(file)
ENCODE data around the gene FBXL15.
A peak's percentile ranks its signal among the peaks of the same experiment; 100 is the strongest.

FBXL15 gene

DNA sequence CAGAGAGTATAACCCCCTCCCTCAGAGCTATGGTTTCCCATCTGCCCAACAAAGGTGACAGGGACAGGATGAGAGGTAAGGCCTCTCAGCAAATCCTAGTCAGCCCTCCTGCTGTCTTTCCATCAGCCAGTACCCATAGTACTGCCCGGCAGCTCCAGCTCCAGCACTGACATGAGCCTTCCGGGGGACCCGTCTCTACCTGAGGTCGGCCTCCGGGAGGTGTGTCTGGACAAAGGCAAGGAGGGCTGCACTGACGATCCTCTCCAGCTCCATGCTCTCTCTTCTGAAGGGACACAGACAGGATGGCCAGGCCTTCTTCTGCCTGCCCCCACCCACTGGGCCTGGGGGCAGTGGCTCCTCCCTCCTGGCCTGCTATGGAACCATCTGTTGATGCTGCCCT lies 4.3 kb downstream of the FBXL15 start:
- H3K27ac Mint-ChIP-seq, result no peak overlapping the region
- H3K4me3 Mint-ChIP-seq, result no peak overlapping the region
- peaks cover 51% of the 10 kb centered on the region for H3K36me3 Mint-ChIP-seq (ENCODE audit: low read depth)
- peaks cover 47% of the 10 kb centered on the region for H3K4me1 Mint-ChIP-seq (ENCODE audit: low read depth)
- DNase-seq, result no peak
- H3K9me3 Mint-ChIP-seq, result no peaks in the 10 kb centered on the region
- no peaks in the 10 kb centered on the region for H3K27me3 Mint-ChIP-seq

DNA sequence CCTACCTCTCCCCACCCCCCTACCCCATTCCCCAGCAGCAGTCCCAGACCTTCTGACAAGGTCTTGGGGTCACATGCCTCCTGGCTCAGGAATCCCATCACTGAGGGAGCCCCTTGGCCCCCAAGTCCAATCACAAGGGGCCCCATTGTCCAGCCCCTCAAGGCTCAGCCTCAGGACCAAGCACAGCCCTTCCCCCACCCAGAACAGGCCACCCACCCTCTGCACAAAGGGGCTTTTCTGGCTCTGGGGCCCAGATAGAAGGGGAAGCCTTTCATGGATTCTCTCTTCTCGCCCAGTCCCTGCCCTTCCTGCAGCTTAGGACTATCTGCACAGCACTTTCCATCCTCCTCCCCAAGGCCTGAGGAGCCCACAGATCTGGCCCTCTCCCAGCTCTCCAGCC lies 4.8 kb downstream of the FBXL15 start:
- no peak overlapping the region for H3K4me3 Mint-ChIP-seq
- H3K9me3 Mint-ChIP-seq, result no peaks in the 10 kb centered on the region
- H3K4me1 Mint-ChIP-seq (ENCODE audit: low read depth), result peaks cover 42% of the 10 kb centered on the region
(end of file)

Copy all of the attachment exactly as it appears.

ENCODE data around the gene FBXL15.
A peak's percentile ranks its signal among the peaks of the same experiment; 100 is the strongest.

FBXL15 gene

DNA sequence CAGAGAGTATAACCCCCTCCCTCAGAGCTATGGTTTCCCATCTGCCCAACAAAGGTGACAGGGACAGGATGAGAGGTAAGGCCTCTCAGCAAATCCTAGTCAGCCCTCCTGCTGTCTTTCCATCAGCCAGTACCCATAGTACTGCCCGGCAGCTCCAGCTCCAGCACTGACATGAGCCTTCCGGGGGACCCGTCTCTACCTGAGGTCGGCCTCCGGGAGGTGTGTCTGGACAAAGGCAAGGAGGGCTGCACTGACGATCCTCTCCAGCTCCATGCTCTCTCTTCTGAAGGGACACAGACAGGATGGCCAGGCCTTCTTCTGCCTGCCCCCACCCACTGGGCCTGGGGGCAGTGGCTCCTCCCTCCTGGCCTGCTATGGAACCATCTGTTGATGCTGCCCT lies 4.3 kb downstream of the FBXL15 start:
- H3K27ac Mint-ChIP-seq, result no peak overlapping the region
- H3K4me3 Mint-ChIP-seq, result no peak overlapping the region
- peaks cover 51% of the 10 kb centered on the region for H3K36me3 Mint-ChIP-seq (ENCODE audit: low read depth)
- peaks cover 47% of the 10 kb centered on the region for H3K4me1 Mint-ChIP-seq (ENCODE audit: low read depth)
- DNase-seq, result no peak
- H3K9me3 Mint-ChIP-seq, result no peaks in the 10 kb centered on the region
- no peaks in the 10 kb centered on the region for H3K27me3 Mint-ChIP-seq

DNA sequence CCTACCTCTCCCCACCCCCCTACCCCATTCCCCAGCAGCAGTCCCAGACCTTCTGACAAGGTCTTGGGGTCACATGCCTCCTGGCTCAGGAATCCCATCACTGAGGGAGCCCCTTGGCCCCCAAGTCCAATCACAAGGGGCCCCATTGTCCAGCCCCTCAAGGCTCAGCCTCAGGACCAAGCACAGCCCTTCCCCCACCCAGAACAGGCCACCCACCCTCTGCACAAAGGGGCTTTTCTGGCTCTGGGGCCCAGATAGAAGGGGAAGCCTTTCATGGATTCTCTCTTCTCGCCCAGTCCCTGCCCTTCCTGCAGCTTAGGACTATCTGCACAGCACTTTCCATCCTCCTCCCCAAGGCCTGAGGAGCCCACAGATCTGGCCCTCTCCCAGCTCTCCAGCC lies 4.8 kb downstream of the FBXL15 start:
- no peak overlapping the region for H3K4me3 Mint-ChIP-seq
- H3K9me3 Mint-ChIP-seq, result no peaks in the 10 kb centered on the region
- H3K4me1 Mint-ChIP-seq (ENCODE audit: low read depth), result peaks cover 42% of the 10 kb centered on the region